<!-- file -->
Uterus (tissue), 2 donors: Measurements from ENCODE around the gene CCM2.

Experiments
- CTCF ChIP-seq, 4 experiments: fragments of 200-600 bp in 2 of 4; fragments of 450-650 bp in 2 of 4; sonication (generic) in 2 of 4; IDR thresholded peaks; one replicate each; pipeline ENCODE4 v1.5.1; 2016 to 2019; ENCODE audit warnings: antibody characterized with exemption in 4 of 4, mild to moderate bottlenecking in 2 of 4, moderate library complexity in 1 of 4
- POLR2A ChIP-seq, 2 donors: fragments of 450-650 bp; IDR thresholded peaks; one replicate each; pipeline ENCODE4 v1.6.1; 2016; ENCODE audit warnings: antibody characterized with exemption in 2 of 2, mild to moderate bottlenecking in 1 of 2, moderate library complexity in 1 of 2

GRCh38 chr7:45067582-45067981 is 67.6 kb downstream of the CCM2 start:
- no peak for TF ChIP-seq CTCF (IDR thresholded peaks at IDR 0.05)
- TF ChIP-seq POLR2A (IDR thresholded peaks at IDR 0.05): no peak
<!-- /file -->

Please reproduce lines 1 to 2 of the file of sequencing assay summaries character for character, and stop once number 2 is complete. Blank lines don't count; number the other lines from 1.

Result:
Uterus (tissue), 2 donors: Measurements from ENCODE around the gene CCM2.

Experiments